The Atlantic Sturgeon and Caviar Company began selling their products just last year, but operations at the facility began as early as 2008. They’re located in the hills of Lenoir, North Carolina, at the foot of the Appalachians and within sight of Mount Mitchell, the highest mountain east of the Mississippi River. The business is cooperatively funded by private business partners, North Carolina State University and experts from the North Carolina Cooperative Extension. The 720,000 gallon aquaculture facility sits on the site of the family farm of one of its founders and contains 36 large tanks.

An aerial shot of the nursery facility.

An aerial shot of the facility.

Three species of sturgeon are raised at the farm; Atlantic , Russian and Siberian. The Russian Sturgeon is the source of the famous Osetra caviar. Atlantic sturgeon are native to the United States and can be found in distinct populations along the east coast and in the rivers from Canada to Florida. They spend most of their adult lives in the ocean but will return to the river in which they were born to spawn. Like their Russian counterparts, Atlantic sturgeon populations are diminishing and there are limits or outright bans on fishing these animals.

The Atlantic Sturgeon and Caviar Company was founded in order to help fill the demand for quality seafood and caviar without over-burdening wild populations of fish stocks. Fish are fed and maintained for several years – until they are 3-5 years old and are approximately three feet in length. Around this time, experts at the facility use ultrasound technology to determine the sex of the animal and males and females are separated.

A sturgeon being given an x-ray to determine sex.

A sturgeon being given an ultrasound to determine sex.

Males are raised to the desired size and harvested for their meat. Fresh sturgeon meat is white and firm and popular in restaurants around the region.

Once the females are separated they are monitored through ultrasound for proper egg development. We watched this process and it’s an amazing marriage between science and art. The subtle differences between “exactly right” and “a tad too far” are impossible to detect from a layman’s perspective but are extremely important if you want to maximize profits by providing the best caviar product possible. The process of extracting caviar is delicate, exacting, detail oriented and extremely time consuming.

Once the caviar has been harvested, it's canned by hand.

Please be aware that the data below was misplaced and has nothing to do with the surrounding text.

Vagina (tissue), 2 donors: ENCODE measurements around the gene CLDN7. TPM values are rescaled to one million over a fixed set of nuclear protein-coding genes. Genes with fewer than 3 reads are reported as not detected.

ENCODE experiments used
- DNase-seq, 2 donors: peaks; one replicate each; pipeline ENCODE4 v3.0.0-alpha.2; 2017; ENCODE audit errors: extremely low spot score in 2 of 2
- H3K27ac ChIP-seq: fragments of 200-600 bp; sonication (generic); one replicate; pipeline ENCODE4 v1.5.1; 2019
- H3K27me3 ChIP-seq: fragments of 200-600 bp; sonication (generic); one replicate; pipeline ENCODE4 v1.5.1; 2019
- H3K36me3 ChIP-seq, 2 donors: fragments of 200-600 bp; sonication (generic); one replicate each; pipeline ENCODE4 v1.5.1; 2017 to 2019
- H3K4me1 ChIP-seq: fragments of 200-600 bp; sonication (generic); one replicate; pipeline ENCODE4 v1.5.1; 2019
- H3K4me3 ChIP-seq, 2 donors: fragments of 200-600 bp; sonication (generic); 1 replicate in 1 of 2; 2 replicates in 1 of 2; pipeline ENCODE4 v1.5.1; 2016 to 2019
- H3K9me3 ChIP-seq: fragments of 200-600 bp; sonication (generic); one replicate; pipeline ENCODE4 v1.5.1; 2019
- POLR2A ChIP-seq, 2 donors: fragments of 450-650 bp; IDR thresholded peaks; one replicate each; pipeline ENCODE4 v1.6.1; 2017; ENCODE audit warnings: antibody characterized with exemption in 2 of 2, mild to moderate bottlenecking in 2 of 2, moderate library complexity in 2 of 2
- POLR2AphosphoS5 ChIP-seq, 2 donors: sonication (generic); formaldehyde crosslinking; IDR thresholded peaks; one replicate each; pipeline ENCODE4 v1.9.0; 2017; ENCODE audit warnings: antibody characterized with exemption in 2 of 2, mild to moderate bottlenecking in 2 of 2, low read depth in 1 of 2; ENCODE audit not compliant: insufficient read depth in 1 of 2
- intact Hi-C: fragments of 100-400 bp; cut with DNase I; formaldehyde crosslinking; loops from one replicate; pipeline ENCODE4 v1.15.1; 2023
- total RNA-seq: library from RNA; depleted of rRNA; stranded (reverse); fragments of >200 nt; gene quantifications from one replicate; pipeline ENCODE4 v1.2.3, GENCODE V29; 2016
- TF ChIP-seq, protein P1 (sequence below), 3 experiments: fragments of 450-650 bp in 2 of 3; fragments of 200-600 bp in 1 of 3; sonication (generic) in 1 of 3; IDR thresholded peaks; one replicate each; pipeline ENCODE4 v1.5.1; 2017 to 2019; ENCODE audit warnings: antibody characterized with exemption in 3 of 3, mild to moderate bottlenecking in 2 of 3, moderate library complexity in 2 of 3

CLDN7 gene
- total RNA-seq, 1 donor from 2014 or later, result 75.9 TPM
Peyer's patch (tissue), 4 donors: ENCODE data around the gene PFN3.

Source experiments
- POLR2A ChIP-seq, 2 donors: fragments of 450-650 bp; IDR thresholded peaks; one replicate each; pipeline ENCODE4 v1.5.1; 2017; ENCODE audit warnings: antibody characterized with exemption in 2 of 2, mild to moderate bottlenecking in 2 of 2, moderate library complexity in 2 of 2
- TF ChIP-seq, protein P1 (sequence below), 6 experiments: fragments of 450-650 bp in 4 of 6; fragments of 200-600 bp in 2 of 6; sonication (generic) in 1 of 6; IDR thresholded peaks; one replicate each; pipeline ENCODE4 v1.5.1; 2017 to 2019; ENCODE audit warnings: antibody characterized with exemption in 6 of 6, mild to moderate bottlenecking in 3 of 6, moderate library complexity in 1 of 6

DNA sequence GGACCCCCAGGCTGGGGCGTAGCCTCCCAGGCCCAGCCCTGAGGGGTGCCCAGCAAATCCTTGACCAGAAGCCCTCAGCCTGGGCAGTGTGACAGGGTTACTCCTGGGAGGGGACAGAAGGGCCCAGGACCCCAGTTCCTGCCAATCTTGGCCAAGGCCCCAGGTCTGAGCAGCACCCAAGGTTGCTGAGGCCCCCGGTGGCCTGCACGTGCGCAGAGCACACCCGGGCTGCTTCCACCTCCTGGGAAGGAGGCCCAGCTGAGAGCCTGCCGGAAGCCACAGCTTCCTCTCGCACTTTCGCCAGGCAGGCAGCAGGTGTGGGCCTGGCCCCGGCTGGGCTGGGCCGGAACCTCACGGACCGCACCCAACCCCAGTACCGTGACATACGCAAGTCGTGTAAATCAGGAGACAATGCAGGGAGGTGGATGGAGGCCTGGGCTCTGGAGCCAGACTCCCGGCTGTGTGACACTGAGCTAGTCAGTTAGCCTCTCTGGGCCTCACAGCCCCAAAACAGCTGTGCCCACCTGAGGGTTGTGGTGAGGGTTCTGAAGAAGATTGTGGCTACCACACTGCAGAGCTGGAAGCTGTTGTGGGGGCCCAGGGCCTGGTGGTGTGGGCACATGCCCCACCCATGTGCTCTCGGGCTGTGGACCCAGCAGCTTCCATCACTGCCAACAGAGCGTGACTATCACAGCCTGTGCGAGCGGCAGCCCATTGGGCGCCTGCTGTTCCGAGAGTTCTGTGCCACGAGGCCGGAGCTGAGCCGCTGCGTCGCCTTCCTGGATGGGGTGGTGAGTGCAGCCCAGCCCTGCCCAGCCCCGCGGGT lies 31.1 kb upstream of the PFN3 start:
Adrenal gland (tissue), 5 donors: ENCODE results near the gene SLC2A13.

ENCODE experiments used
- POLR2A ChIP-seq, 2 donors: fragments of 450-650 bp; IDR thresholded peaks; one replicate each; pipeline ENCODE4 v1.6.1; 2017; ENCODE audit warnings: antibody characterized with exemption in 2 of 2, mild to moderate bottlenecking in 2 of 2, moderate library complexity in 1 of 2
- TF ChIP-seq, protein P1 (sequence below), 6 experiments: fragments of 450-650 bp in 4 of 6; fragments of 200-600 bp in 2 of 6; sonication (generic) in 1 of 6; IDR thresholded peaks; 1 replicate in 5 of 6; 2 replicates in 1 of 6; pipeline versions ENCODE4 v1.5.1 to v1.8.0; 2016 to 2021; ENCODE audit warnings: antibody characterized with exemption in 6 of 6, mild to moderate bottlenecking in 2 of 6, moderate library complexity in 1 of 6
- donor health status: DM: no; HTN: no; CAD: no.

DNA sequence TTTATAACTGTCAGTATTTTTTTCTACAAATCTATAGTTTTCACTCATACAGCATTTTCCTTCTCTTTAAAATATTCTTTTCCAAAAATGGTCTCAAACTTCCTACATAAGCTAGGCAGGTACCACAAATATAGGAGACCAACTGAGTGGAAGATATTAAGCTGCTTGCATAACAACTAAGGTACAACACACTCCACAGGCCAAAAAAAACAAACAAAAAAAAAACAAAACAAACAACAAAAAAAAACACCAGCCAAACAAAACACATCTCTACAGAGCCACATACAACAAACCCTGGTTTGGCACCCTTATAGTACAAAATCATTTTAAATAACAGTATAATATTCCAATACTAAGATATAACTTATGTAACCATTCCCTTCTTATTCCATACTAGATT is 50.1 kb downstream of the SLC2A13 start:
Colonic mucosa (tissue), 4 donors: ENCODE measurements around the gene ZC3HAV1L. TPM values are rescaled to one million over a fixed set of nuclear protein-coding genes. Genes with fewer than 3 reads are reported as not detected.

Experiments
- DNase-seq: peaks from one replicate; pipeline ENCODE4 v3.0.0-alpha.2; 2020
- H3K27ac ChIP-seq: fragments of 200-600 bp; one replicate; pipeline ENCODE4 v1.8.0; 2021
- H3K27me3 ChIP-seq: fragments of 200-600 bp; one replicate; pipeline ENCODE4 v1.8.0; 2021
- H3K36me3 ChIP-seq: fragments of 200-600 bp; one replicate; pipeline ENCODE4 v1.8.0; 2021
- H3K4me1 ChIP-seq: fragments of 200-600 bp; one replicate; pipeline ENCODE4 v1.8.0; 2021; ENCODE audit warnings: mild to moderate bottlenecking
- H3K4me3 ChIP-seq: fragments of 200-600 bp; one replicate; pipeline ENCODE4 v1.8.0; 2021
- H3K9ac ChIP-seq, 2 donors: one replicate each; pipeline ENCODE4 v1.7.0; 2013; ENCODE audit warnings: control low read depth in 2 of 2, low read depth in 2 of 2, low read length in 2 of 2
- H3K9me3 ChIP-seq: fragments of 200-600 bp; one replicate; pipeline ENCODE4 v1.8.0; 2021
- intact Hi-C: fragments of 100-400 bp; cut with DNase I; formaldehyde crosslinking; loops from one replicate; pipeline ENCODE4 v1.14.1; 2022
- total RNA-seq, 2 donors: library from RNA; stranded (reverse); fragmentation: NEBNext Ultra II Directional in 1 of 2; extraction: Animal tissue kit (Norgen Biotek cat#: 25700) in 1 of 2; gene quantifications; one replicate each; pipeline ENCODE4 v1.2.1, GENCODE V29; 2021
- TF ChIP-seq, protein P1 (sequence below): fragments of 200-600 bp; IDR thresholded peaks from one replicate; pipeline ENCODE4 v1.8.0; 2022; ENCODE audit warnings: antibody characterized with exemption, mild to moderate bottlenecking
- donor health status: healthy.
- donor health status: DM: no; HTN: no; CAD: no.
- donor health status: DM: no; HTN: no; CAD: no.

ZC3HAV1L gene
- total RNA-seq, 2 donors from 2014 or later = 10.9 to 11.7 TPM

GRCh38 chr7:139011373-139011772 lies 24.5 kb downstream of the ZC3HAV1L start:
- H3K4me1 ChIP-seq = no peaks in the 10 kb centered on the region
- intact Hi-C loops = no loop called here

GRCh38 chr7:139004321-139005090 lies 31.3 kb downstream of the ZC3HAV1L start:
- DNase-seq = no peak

Once the caviar has been harvested, it’s canned by hand.

The staff at the Atlantic Sturgeon and Caviar Company are passionate about creating a successful business that is sustainable in the long-term!

Join us at the next Fresh Thought dinner in Washington, DC to see the success of their work! Want to learn more about our sustainable seafood program in DC? Watch this video: 

Fresh Thoughts Recipe: Cinnamon Butter Poached Rockfish

Our sustainable seafood dining series, Fresh Thoughts, not only offers a delicious dinner and a fun evening out, it’s also a way to increase your understanding of sustainable seafood practices to help you make informed choices. As part of the Aquarium’s mission to inspire conservation of the world’s aquatic treasures, we provide the community a venue to better understand what sustainable seafood choices are available locally and how this larger movement can help protect many species from overfishing!

In anticipation of our upcoming Fresh Thoughts sustainable seafood dinner, our featured chef Matt Siegmund of the Oregon Grille is sharing his delicious rockfish recipe!

Oregon Grille Cinnamon Butter Poached Rockfish

Recipe for Cinnamon Butter Poached Rockfish (Serves 4)

Ingredients:

  • 12 oz. rockfish (skin off, cut into four 3-oz. pieces)
  • 4 vanilla beans (cut in half with seeds and dried overnight)
  • 1/2 cup blended oil
  • 4 cinnamon sticks
  • 1 pound of butter
  • 1 acorn squash
  • 2 tablespoons pure maple syrup
  • 2 tablespoons of whole butter
  • salt and pepper

Directions:

  1. Blend oil with vanilla beans.
  2. Clarify 1 pound of butter with cinnamon sticks until aromatic.
  3. Cut the acorn squash in half with skin on; season with salt, pepper and maple syrup.
  4. Roast the squash in the oven at 350 degrees for 30 minutes (or until semi-firm).
  5. When the squash is cool, peel away skin and cut into 1/2-inch cubes; set aside.
  6. Season fish with salt and pepper.
  7. Heat cinnamon butter in a saucepan until hot (not boiling).
  8. Place fish in butter, turning occasionally until cooked through.
  9. In a separate pan, melt 2 tablespoons of whole butter, then add squash, salt and pepper and cook until golden brown.
  10. Place squash in center of plate; top with poached rockfish and drizzle vanilla oil over top.

Want to learn more great sustainable seafood recipes? Join us for our next Fresh Thoughts dinner


Sign up for AquaMail

Twitter Updates


Follow

Get every new post delivered to your Inbox.

Join 239 other followers